Editorial: TUF is expired. Let’s leave it in the past, where it belongs

I’ve seen a lot of responses to the return of TUF. Some have been enthusiastic about the return of the reality show that launched…

By: Dayne Fox | 3 years ago
Editorial: TUF is expired. Let’s leave it in the past, where it belongs
Bloody Elbow 2.0 | Anton Tabuena

I’ve seen a lot of responses to the return of TUF. Some have been enthusiastic about the return of the reality show that launched the UFC onto its course of becoming as mainstream as it is today. Most have been less than enthusiastic. Rather than run with my initial feelings about the return of the show – I hate the idea of it coming back – I thought I’d give myself a bit more time to digest the news. Perhaps some news would come out indicating some changes to the format. Maybe ESPN wants imprint their own brand onto the franchise. Unfortunately, I’ve heard nothing to indicate there will be any changes, and it’s been roughly a month since the announcement it was coming back. We’re still about three months away from the return, so there could still very well be changes to the format that became exceedingly boring, but I’ll assume those aren’t going to happen at this point.

Without going into too much detail, the reason why TUF was created in the first place was to find a way to connect the regular sports fan with the MMA fighter. It was 2005 and reality TV was still in its initial boon. Most people’s primary exposure to the sport was John McCain’s referral to it as “human cockfighting” or Campbell McLaren infamously declaring one of the ways to end a contest was through death. There was a disconnect of what type of people participated in the sport and what the general public thought of it. The first season provided soft-spoken coaches in Randy Couture and Chuck Liddell and a diverse cast of characters viewers could connect to and dispel the idea that the only participants of the sport were of the criminal element.

Since that time, the disconnect between audiences and the sport of MMA has largely been erased and there is no doubt TUF played a major part in that. For many people it was their first exposure to the sport. Up to the airing of the program on Spike TV, it was either exclusively on PPV, video purchases or rentals, and one fleeting showing on Fox Sports in 2002. In the present day, MMA is everywhere. ESPN has shown at least portions of a UFC event every weekend. The portions they don’t show? Available on PPV… which is through ESPN+. Plus, they also showed 10 episodes of DWCS since the summer and there’s countless other smaller promotions that frequently air. Bellator, LFA, Invicta, Rizin, KSW… that doesn’t even begin to cover all of the available MMA out there.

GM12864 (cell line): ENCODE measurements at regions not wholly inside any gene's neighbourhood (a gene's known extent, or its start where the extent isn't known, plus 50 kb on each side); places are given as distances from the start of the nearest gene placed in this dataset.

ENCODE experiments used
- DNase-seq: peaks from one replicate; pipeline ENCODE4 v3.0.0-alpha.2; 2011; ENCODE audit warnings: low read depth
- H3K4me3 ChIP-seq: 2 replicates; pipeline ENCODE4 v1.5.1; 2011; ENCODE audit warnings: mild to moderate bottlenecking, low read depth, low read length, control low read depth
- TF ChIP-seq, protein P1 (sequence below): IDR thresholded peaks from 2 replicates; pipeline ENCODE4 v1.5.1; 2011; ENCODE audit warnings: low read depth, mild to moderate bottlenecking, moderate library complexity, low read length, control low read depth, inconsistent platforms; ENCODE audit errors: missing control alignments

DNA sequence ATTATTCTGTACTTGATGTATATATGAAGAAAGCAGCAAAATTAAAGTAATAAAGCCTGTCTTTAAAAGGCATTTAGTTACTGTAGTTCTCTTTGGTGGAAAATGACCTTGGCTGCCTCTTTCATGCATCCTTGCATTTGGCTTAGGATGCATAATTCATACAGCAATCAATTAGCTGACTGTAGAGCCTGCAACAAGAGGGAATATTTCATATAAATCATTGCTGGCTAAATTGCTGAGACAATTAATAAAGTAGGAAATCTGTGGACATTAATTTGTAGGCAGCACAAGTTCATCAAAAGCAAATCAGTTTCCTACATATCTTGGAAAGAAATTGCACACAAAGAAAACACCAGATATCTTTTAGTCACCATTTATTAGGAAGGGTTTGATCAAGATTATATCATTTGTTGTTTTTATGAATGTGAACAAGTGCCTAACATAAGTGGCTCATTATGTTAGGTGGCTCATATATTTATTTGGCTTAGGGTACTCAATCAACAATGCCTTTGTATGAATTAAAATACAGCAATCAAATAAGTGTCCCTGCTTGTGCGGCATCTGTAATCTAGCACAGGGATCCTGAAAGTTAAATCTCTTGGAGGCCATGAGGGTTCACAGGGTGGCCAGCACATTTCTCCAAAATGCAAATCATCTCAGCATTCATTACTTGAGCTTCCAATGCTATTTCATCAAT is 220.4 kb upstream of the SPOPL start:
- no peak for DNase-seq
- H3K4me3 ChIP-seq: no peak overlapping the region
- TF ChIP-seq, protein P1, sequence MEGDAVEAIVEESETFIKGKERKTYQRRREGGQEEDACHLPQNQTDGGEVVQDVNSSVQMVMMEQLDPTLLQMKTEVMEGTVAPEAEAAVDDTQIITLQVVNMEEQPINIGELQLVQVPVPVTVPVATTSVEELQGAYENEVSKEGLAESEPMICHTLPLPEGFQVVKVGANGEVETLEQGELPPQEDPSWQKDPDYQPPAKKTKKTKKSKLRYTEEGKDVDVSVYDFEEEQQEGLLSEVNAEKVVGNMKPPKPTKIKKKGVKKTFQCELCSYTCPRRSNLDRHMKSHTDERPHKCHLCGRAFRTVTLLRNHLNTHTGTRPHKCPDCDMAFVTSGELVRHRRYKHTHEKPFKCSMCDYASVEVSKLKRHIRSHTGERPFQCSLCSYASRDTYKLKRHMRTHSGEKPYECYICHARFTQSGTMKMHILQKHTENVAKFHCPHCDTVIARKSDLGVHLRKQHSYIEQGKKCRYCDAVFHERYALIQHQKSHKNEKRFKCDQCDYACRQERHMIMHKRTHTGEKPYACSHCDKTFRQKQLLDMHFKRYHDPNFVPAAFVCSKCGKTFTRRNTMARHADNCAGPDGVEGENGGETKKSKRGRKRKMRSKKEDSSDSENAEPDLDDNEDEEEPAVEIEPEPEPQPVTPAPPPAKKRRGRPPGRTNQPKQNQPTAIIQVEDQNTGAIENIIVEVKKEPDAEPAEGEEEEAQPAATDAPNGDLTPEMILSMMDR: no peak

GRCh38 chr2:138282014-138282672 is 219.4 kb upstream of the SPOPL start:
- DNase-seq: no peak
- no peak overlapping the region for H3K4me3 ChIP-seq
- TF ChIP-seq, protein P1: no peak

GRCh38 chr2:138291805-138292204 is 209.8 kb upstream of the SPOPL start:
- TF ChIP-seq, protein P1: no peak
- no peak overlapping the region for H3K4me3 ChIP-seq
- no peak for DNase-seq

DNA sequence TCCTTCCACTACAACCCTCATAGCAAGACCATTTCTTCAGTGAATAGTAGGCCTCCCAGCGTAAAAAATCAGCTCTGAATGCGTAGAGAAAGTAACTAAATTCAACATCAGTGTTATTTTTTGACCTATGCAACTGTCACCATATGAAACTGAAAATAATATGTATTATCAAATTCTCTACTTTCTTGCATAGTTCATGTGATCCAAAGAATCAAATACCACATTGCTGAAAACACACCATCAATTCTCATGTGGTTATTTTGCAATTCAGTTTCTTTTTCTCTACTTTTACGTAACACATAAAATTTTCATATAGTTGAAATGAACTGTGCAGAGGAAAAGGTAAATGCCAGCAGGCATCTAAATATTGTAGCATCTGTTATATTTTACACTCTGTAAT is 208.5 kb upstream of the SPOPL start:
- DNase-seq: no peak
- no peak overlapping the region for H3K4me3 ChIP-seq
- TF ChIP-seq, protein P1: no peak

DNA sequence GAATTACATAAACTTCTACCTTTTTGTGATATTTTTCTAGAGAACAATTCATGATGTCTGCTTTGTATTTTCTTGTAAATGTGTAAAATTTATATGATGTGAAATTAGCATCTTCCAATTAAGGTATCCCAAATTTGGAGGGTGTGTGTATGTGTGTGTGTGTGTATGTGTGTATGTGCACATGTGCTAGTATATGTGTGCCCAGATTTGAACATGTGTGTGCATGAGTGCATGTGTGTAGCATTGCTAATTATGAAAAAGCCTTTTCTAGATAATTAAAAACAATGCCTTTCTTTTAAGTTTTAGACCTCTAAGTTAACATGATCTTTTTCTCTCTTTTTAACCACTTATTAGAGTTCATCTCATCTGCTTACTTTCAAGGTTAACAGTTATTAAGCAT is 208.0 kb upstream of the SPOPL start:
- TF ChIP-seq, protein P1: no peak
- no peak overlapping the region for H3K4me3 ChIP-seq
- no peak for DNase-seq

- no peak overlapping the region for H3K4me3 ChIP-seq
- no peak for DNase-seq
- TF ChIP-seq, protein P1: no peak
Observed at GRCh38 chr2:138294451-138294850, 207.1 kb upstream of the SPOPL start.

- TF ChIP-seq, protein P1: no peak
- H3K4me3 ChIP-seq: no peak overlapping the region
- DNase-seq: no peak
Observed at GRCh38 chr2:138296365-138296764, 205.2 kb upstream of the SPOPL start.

Speaking of DWCS, it covers the other major part that TUF did for years: introduce new talent to the UFC audience. For a long time, TUF was frequently the first exposure to audiences of up-and-coming talent. However, even though it still isn’t the ideal format, DWCS is far superior to TUF at showcasing what the young talent is capable of. In TUF, you’re sequestered for months in a house, largely just focusing on the tournament. Sure, you’ve got a mansion with things like a pool, billiards, and ridiculous amounts of alcohol to distract you. But does that outweigh friends, family, and coaches familiar with you to help you through the tough time? Not only do you have those things with you – remember that fighters don’t get to choose their coaches on TUF – you don’t have to cut weight multiple times in the span of six weeks. Cutting weight is no easy chore. Doing so too many times in a short period of time can have adverse long-term effects. I’ve never understood those who cheer for the return of the show but also claim to care about fighter safety….

On DWCS, fighters get to use their own coaches in their corner. They usually have more time to prepare for their weight cuts. I’m not saying the quality of the matchups on DWCS is top-notch – they’ve set up several combatants against less than stellar competition – but the matches tend to be more competitive than what TUF offers. Plus, DWCS offers a quick bit of the fighters personal lives and personalities before every fight. If you want to get to know the fighters further, there are many social media outlets fighters tend to frequent. Facebook. Twitter. Instagram. Many, such as Derrick Lewis, have used those outlets to great effect to build up their fanbase. Social media was in its infancy in 2005, MySpace being the only major outlet I can think of that was available at that time, and even that was still relatively new. Fighters no longer need TUF to get their faces out to the public.